Engineers from the National Grid have swapped installing cable boxes for nest boxes to help an East Devon school become a summer home for a bird that’s becoming increasingly rare.

Honiton Primary School now has 10 new boxes, which have been provided by East Devon District Council’s countryside team.

The boxes await the arrival of the swifts, who have travelled 3,000 miles from Africa where they hibernate.

National Grid teams from Devon rallied their equipment to erect the nesting boxes under the school's roofing.

In action: the National Grid helps install nest boxes at an East Devon school In action: The National Grid helps install nest boxes at an East Devon school (Image: National Grid)

Liam Vanstone, National Grid’s local manager, said: "It was a pleasure to help out.

"We hope migrating swifts thrive in their new Honiton homes and that they’ll provide a biodiversity boost to the area."

This project is part of efforts by the Swift Local Network for Devon, who offered guidance and advice during the installation of the nest boxes.

James Chubb, East Devon District Council’s countryside manager, said: "Our Wild Honiton project is the perfect way to help the Swift Local Network for Devon in its work to provide nest sites in the town for these amazing birds.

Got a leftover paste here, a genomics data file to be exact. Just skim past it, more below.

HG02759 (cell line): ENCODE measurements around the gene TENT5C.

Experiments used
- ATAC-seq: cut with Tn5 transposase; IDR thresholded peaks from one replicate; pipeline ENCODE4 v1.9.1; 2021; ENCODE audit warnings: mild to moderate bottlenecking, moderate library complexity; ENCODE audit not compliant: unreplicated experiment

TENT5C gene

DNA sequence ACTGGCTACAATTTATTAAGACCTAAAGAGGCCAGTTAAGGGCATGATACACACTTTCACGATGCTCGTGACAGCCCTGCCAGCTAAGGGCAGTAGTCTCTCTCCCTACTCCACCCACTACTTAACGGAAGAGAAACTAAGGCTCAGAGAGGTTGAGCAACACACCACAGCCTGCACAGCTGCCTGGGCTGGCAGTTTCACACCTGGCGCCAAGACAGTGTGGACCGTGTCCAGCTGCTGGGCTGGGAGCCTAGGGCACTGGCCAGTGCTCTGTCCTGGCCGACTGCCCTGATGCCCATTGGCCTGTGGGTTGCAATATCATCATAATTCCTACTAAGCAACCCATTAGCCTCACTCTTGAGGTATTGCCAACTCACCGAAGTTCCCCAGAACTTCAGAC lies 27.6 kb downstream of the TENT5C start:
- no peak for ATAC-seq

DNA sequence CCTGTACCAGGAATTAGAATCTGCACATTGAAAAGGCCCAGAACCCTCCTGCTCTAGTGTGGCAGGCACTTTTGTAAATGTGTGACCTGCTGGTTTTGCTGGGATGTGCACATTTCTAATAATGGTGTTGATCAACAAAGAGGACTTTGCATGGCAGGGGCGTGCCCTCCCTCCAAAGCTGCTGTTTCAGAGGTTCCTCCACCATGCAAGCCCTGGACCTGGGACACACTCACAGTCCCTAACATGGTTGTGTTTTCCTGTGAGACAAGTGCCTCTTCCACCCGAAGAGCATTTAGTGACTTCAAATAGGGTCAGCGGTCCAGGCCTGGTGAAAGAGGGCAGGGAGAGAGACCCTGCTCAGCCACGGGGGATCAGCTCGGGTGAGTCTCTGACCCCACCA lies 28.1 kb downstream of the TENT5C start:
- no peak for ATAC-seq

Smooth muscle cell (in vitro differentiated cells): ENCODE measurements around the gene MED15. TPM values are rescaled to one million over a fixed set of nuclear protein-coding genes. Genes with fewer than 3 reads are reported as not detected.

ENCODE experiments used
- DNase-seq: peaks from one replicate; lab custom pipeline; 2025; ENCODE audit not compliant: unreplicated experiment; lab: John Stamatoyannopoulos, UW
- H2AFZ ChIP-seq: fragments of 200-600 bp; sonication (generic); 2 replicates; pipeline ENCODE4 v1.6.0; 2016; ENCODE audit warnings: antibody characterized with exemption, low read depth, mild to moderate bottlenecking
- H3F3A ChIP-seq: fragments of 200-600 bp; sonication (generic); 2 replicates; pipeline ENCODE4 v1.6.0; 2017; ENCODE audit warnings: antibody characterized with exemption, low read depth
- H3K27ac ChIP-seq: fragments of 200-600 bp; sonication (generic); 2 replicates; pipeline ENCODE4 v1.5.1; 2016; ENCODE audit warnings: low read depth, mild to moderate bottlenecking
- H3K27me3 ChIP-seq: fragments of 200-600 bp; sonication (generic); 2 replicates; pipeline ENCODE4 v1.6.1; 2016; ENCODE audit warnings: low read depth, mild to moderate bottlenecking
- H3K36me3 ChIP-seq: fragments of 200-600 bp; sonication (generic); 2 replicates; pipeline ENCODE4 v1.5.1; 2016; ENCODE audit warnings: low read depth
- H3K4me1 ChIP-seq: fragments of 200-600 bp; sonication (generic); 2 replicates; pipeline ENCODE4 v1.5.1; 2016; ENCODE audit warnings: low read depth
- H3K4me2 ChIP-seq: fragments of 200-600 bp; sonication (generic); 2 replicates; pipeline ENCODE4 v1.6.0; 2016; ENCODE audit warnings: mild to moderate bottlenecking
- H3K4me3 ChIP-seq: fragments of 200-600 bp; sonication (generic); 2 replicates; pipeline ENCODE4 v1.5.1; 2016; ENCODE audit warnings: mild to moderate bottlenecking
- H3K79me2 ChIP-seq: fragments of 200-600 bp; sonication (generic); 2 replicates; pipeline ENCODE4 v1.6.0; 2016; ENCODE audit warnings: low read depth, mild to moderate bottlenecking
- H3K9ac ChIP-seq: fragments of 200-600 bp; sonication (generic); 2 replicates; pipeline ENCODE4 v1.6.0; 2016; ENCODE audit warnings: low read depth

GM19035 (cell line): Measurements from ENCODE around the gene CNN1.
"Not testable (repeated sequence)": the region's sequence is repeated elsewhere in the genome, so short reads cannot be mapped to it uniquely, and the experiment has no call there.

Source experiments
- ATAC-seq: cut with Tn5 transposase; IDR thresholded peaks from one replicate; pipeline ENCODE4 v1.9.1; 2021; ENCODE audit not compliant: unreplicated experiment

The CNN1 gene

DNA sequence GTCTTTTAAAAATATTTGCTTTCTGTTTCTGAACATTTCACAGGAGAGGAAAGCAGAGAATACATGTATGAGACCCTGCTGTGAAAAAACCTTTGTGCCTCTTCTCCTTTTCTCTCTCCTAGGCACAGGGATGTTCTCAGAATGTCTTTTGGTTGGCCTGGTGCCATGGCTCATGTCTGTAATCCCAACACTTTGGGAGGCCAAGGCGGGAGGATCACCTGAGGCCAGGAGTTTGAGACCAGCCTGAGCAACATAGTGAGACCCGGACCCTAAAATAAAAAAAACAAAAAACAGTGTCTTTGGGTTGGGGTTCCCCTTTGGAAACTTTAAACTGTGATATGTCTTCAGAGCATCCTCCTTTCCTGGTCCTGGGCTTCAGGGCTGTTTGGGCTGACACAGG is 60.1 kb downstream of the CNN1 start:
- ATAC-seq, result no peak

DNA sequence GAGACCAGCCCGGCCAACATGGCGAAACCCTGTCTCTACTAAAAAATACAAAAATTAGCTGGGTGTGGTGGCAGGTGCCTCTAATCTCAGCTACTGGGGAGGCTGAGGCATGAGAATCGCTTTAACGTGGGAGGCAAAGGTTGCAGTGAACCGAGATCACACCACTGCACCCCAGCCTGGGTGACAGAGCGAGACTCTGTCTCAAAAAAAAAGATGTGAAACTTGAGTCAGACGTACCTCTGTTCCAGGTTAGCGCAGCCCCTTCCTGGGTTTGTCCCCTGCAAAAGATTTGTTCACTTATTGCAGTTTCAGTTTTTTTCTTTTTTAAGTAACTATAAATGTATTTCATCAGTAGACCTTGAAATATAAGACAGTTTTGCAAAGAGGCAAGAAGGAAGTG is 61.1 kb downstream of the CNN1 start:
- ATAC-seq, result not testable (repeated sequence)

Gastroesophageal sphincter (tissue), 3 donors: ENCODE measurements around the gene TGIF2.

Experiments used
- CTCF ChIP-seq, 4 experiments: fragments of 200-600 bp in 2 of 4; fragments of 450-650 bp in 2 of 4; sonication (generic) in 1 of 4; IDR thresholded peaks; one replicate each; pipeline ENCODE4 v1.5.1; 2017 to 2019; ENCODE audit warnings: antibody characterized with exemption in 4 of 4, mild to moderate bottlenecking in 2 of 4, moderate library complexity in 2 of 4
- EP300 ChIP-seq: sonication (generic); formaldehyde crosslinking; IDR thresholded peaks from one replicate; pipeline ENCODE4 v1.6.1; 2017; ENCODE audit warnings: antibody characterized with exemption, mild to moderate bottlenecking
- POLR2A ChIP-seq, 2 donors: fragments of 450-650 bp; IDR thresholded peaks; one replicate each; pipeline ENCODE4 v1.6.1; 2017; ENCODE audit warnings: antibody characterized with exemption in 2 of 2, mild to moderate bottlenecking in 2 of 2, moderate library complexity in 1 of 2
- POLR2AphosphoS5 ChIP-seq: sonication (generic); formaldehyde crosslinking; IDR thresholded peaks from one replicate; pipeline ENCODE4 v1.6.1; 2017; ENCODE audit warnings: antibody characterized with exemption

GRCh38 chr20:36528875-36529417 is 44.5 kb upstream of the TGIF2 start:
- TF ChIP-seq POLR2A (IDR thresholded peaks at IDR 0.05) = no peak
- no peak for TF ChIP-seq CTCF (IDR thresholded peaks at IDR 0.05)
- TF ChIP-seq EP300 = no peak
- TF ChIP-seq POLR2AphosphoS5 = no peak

"Swifts have declined by 60 per cent in the last 25 years and providing boxes is such a simple way to help address this decline."

Swifts, facing a crisis in the UK, are continually losing their nesting cavities due to renovations of older buildings and new constructions offering no spaces for them to nest.

Stuart McFadzean, representative of Swift Local Network for Devon, said, "One of the most effective things we can do to help swifts is give them new places to nest so that new colonies can establish and grow.

"National Grid's expertise and equipment has been a huge help here to get these new homes for swifts in place at Honiton Primary School and we look forward to these spectacular summer birds swooping over the school for many years to come."

This project follows last year’s Nature Recovery Declaration by the East Devon District Council, and it builds upon the Wild Honiton project, led by its countryside team, which has already established bat and bird boxes throughout the town.